The State ministries of agriculture officials have expressed fears that the constant attacks on farmers by herdsmen will lead to food shortage.
The officials, in the North-East, Middle Belt, and the southern part of the country, specifically warned that the development could lead to malnutrition and poor health.
The Benue State Commissioner for Agriculture, Mr. James Ambua, said food production in the state would likely drop by 40 per cent this year as a result of constant herdsmen attacks on farmers.
The commissioner lamented that the recent attacks came at a time when farmers in the state were supposed to harvest their crops, stressing that the bulk of the farmers who survived the attacks had been displaced and are taking refuge outside their communities.
He explained that the state had comparative advantage in rice, yam, corn, sesame seed, and beniseed (sesame), adding that some of the farms were also burnt by the attackers.
He said, “Following the New Year attacks, the production of farm crops has dropped by 40 per cent and this will surely have effect on the nation’s food production.
“The dry season farming has been scuttled by herdsmen attacks because Guma and Logo local government areas were attacked. The country will definitely have food crisis this year and in 2019.”
The Taraba State Commissioner for Agriculture and Natural Resources, Dr. David Kassa, also said the herdsmen killings was threatening national food security.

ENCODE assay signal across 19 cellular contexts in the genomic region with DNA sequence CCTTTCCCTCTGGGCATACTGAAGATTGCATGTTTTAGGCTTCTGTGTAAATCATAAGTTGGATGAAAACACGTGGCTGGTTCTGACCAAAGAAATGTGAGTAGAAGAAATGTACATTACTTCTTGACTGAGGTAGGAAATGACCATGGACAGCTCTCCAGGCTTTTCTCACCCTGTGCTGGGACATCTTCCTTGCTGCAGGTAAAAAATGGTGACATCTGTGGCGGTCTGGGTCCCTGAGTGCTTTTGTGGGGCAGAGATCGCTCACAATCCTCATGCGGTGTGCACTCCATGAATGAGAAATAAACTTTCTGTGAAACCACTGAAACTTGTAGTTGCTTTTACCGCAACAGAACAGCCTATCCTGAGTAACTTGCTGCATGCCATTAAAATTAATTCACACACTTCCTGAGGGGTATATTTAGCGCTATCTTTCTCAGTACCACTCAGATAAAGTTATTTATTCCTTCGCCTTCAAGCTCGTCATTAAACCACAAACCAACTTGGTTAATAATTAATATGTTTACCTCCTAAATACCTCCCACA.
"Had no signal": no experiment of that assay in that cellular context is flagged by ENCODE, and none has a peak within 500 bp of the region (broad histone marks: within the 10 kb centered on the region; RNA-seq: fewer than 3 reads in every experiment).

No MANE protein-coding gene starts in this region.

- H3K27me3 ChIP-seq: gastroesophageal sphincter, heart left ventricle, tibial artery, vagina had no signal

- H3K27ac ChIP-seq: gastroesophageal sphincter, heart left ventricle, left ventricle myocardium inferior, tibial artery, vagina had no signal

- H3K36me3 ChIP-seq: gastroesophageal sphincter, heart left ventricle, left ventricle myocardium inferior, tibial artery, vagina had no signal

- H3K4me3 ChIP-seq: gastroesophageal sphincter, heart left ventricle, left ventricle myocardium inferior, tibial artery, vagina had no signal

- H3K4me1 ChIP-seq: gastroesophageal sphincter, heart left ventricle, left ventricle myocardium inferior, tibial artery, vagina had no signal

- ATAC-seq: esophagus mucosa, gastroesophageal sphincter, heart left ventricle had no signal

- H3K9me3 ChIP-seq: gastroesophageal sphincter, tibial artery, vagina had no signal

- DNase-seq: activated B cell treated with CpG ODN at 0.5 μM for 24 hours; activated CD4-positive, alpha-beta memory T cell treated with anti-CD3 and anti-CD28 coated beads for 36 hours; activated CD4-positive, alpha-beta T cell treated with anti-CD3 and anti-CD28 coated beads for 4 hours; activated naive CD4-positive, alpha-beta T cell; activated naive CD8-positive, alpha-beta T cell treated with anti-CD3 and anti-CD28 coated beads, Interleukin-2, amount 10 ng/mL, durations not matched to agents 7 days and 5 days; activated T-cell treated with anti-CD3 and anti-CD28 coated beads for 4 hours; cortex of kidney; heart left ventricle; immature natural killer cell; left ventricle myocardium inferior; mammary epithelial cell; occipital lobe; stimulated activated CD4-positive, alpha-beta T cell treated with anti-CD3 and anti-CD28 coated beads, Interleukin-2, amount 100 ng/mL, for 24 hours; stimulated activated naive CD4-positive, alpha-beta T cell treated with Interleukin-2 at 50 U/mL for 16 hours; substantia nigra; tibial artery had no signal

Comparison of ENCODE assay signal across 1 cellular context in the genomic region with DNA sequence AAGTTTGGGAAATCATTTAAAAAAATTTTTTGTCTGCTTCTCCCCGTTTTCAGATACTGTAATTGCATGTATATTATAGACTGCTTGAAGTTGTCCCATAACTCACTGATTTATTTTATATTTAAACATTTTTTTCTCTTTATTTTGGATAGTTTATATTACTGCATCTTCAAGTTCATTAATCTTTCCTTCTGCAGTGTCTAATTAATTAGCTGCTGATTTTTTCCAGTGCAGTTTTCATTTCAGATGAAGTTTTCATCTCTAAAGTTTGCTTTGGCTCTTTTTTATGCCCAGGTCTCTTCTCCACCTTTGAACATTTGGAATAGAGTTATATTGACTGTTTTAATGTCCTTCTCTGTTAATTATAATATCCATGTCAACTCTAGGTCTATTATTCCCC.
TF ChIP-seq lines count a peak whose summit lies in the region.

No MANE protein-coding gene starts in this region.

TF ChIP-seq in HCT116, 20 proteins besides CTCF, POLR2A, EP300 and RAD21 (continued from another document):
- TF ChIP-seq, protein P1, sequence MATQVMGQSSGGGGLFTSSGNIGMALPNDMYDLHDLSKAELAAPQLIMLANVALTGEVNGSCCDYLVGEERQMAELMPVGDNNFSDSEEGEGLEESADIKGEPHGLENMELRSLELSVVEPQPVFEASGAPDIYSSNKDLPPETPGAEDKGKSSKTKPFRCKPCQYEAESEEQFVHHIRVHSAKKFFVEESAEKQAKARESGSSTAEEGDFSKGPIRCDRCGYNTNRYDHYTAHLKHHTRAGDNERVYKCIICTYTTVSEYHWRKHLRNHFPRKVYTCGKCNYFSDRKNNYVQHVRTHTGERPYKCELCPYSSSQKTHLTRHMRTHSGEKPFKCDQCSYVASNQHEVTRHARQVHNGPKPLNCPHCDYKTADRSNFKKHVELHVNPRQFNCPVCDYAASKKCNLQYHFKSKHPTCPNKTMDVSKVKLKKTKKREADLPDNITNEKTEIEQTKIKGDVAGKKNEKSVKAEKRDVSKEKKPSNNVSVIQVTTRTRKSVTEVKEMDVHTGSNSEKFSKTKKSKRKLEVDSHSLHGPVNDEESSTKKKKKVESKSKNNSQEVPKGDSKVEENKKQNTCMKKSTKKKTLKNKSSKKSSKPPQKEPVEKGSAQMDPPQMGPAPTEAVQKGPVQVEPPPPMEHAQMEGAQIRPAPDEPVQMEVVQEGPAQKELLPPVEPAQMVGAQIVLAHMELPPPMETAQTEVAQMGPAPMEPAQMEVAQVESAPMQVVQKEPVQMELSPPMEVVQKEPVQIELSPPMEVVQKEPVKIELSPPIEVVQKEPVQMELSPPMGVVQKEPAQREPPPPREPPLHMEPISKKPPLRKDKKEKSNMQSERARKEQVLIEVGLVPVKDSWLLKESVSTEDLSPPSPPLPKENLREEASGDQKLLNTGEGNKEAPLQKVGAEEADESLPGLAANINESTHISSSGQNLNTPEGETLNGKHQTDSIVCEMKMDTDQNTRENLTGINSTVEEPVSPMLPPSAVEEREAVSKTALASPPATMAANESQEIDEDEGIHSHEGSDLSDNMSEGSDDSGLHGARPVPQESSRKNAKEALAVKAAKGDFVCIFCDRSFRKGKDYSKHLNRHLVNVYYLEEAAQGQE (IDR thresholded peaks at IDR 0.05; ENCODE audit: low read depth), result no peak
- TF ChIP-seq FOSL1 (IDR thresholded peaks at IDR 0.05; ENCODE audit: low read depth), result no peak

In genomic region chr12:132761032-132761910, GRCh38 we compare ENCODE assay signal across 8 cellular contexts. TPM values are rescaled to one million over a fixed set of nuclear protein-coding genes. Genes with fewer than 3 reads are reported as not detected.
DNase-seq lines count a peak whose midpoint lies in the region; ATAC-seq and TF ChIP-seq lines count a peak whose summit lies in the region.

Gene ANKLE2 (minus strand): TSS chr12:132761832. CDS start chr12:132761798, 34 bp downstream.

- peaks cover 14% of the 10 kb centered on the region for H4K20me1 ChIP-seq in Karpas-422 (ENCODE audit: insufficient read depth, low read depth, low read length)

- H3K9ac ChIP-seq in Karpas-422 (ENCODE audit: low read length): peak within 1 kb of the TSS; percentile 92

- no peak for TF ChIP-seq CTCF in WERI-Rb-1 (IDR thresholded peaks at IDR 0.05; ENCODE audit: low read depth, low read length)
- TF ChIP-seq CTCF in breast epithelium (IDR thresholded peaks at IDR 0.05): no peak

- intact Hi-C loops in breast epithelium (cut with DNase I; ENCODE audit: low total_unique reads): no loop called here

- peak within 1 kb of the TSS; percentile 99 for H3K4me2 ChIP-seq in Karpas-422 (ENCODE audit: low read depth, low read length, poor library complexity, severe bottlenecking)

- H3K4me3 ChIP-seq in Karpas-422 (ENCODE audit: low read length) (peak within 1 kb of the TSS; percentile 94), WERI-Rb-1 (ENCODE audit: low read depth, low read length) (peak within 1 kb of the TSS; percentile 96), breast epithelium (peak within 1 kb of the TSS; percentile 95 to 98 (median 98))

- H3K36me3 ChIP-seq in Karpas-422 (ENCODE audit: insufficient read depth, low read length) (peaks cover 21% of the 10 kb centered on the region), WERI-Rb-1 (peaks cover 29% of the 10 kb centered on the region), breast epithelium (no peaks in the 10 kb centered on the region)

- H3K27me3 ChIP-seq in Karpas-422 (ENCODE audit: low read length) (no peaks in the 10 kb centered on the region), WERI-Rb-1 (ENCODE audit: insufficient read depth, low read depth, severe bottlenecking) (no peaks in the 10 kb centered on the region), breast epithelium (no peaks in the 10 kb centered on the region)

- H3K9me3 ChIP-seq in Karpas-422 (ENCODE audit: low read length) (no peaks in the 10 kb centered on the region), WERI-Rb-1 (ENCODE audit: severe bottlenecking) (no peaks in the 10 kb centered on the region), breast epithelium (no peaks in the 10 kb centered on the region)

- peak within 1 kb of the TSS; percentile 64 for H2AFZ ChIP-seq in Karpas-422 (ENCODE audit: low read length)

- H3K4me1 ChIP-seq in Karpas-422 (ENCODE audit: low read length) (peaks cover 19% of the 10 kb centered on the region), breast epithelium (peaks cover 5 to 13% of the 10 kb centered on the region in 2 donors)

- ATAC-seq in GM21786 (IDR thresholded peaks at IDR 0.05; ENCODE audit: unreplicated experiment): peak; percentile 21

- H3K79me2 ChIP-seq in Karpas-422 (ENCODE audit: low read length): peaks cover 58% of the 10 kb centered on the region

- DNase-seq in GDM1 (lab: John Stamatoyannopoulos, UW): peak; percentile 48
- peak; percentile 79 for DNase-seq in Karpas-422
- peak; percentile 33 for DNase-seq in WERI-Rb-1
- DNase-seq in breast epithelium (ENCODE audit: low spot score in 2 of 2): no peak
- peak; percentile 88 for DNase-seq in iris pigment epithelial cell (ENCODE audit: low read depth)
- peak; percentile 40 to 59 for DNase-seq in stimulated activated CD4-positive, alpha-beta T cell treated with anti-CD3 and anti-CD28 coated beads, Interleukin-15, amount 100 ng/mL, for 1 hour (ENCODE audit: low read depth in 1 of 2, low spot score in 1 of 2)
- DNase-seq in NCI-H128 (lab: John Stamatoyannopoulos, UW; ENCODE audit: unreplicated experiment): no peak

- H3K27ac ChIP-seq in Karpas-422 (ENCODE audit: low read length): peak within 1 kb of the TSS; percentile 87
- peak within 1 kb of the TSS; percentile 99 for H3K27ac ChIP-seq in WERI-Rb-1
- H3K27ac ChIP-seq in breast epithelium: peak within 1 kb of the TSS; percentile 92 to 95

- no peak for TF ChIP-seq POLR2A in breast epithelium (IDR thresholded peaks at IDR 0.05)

He said, “The Federal Government’s poor handling of herdsmen crisis in Taraba, Benue and other states will definitely throw the country into serious food crisis from this year on.”
The Chairman, Public Accounts and Petitions Committee in the Plateau State House of Assembly, Peter Gyendeng, said, “The impending food crisis from the Middle-Belt will likely spread to other parts of the country.”
The officials in charge of agriculture in the southwestern states of Ogun, Oyo, Osun, Ondo and Ekiti have also raised the alarm that food crisis was imminent in the region this year.
The Ekiti State Commissioner for Agriculture, Kehinde Odebunmi, said, “Definitely, herdsmen attacks will affect food security in the South West region in particular, and the country in general, because the farmers have not been allowed to harvest their crops.”
He lamented that 10 hectares of castor seed, over 20 hectares of cassava plantation and over 100 hectares of rice were destroyed by the herdsmen in Oke Ako, Iyemero and Igede farm settlements, while they also torched more than 50 hectares of cassava plantation in Orin farm settlement.